Rights Concerning Hours and Wages

1. Minimum wage. The Fair Labor Standards Act was passed by Congress in 1938. Among other things, it requires most employers to pay minimum wages to employees. It also sets minimum rates for overtime pay and pay scales for students working in the summer. As of September 1997, the minimum wage was set at $5.15 an hour; most companies cannot pay less. However, the 1996 amendments to the Fair Labor Standards Act permit employers to pay a person under 20 years of age an "opportunity wage" of not less than $4.25 per hour during the person's first 90 days of employment.

Employment law can often be seen as a response to contemporary problems or needs. The minimum wage law was passed during the Great Depression. At that time, many people needed jobs. Because so many people were desperate for any kind of work, some employers paid people as little money as possible. The minimum wage law was passed to ensure that a person would be paid at least enough money to live on.

There are many exceptions to the minimum wage law. People who work for tips, such as waitstaff (situation 7), are not covered to the same extent as employees who work for wages only.

Businesses with less than $500,000 in average dollar volume of sales or receipts per year are not covered by the minimum wage laws. Professional people-such as doctors, lawyers, dentists, and architects-are also exempt from these laws.

Not everyone favors a minimum wage law. Those opposed to it say that it decreases the number of available jobs. Businesses simply hire fewer employees. What do you think?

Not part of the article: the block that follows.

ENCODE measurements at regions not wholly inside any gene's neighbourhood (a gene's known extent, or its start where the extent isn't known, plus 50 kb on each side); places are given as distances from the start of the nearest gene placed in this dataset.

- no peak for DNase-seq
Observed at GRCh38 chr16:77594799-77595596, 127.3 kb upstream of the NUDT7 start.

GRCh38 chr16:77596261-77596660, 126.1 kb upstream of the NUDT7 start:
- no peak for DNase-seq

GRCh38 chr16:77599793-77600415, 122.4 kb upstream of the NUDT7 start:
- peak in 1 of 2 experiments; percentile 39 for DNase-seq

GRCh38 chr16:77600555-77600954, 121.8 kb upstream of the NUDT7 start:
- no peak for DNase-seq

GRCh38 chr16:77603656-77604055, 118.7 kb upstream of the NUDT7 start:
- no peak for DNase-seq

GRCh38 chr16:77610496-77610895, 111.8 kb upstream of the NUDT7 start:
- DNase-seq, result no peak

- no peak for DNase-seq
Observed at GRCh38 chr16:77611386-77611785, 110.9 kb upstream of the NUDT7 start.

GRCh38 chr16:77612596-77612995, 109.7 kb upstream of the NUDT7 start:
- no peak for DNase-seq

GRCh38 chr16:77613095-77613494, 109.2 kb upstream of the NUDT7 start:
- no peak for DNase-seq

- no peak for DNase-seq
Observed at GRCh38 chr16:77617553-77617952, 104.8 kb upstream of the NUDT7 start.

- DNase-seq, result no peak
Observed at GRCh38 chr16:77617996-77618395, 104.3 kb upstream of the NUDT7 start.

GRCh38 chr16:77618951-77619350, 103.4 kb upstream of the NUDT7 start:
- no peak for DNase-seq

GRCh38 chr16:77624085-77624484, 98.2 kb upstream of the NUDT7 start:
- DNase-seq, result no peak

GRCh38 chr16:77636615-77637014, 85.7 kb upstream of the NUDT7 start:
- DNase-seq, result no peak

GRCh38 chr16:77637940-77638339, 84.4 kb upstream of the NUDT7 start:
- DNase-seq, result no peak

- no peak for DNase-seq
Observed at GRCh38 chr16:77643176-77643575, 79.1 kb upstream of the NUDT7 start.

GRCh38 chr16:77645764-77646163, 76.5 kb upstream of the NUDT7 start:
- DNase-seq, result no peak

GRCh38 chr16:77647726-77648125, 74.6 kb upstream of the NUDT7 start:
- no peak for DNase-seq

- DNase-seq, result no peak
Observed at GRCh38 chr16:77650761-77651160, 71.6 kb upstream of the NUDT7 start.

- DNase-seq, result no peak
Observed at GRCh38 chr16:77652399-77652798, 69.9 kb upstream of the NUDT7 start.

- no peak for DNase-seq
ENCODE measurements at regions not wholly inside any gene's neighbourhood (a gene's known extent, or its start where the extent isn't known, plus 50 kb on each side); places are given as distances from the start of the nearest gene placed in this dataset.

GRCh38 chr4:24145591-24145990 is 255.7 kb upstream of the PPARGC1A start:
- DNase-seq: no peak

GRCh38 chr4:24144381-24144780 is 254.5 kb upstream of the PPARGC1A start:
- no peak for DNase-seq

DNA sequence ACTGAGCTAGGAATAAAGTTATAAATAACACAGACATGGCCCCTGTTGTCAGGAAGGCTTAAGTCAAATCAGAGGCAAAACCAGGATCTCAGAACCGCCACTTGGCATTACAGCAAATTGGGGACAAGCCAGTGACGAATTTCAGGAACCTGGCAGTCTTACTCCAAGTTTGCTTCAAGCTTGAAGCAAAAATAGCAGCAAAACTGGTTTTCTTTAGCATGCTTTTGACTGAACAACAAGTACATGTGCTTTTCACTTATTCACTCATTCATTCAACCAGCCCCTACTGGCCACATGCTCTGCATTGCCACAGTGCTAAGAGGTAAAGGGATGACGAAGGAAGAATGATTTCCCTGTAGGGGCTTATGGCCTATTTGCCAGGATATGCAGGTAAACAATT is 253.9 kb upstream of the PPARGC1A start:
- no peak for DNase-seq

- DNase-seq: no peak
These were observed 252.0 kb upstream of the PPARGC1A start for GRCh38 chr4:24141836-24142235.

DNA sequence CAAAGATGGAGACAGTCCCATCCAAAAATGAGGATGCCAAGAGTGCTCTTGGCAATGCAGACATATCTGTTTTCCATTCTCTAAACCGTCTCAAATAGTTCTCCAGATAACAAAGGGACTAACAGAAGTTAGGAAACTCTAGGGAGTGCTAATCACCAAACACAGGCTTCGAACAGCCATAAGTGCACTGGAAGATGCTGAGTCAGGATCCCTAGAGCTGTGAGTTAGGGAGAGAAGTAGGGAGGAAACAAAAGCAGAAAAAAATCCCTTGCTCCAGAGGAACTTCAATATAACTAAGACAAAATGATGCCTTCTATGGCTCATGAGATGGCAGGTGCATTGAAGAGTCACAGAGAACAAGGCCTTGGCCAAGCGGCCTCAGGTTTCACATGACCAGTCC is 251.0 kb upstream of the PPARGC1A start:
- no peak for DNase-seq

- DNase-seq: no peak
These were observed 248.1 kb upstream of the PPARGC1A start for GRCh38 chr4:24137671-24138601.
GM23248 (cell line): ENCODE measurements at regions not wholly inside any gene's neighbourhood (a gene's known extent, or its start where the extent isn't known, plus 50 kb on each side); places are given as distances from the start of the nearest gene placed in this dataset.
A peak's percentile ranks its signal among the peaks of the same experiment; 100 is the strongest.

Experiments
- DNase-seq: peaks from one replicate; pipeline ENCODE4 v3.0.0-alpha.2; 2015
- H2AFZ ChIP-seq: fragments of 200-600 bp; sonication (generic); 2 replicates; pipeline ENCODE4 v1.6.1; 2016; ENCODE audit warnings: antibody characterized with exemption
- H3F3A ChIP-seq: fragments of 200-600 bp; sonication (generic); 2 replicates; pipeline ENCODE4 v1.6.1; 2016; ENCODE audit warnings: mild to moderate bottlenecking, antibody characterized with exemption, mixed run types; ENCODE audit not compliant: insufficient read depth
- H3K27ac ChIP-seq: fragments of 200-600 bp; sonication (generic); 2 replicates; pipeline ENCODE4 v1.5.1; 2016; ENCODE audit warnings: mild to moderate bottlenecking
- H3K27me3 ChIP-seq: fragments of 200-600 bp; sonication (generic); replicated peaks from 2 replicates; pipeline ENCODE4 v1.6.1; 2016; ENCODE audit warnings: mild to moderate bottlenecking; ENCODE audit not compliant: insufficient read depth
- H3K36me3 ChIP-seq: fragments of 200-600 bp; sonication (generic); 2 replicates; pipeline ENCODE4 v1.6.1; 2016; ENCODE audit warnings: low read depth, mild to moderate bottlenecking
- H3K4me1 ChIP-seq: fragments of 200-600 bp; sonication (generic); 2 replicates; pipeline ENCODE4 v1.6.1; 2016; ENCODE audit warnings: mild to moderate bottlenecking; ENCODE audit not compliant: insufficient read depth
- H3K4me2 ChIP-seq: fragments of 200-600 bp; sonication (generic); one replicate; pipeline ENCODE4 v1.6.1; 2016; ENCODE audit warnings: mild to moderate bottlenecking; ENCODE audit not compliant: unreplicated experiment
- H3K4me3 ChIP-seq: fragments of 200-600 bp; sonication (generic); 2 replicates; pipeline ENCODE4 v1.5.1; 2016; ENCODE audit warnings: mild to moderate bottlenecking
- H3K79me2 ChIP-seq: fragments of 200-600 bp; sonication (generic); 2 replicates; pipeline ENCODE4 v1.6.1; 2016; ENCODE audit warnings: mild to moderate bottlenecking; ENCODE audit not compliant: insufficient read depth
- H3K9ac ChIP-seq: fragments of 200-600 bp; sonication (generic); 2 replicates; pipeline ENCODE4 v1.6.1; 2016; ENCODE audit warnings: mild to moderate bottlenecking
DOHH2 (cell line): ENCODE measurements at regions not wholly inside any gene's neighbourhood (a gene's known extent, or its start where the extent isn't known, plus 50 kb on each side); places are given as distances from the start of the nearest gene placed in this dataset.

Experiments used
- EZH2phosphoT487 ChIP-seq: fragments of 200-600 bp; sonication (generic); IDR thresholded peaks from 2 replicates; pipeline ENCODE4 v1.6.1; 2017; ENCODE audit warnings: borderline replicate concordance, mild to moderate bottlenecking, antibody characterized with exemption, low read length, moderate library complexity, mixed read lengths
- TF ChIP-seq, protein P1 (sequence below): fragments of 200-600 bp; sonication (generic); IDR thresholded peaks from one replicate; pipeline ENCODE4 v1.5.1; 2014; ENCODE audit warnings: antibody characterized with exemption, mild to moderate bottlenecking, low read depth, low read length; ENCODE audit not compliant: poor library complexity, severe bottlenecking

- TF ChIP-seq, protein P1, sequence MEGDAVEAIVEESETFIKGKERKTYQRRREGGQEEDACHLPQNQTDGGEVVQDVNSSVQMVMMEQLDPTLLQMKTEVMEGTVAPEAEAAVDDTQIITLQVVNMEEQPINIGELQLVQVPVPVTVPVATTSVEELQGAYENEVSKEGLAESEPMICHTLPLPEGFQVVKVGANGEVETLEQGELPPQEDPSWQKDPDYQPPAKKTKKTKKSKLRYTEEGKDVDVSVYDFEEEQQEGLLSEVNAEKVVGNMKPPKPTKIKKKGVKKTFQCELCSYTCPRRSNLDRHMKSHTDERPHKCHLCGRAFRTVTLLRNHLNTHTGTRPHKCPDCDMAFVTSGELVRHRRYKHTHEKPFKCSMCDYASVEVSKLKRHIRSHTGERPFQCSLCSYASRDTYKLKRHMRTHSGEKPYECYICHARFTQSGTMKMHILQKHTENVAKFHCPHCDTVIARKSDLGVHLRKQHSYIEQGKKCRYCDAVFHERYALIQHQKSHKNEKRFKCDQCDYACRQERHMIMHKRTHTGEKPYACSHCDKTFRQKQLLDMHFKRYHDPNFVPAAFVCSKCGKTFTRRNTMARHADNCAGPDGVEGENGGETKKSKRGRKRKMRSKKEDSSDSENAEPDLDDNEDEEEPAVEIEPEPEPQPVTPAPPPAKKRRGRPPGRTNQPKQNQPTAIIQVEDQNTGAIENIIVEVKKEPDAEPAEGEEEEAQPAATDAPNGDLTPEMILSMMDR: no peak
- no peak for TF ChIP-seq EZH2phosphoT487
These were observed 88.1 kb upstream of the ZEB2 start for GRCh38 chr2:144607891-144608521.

2. Standard workweek. The Fair Labor Standards Act also sets 40 hours per week as a standard workweek. It requires employers to pay an overtime premium (that is, higher wages) for all hours worked over 40 hours in a week to certain employees who are paid by the hour. (An exception is agricultural workers who do not necessarily work standard hours.) Most salaried employees, though, are not paid for overtime.

The rights and obligations of the employer and the employee are generally the same for part-time and fulltime work. (Part-time work is less than 40 hours a week.) However, temporary part-time employees or those who work less than 20 hours a week usually are not eligible for benefits. Further, part-time employees do not receive overtime wages unless they work more than 40 hours a week.

3. Equal pay for equal work. The question of equal pay for equal work is also regulated by law.

The federal Equal Pay Act (1973) requires that men and women receive equal pay for substantially the same work. Val's salary (situation 9) appears to be discriminatory and illegal. Other federal acts have extended the requirement for equal pay to other groups likely to face discrimination.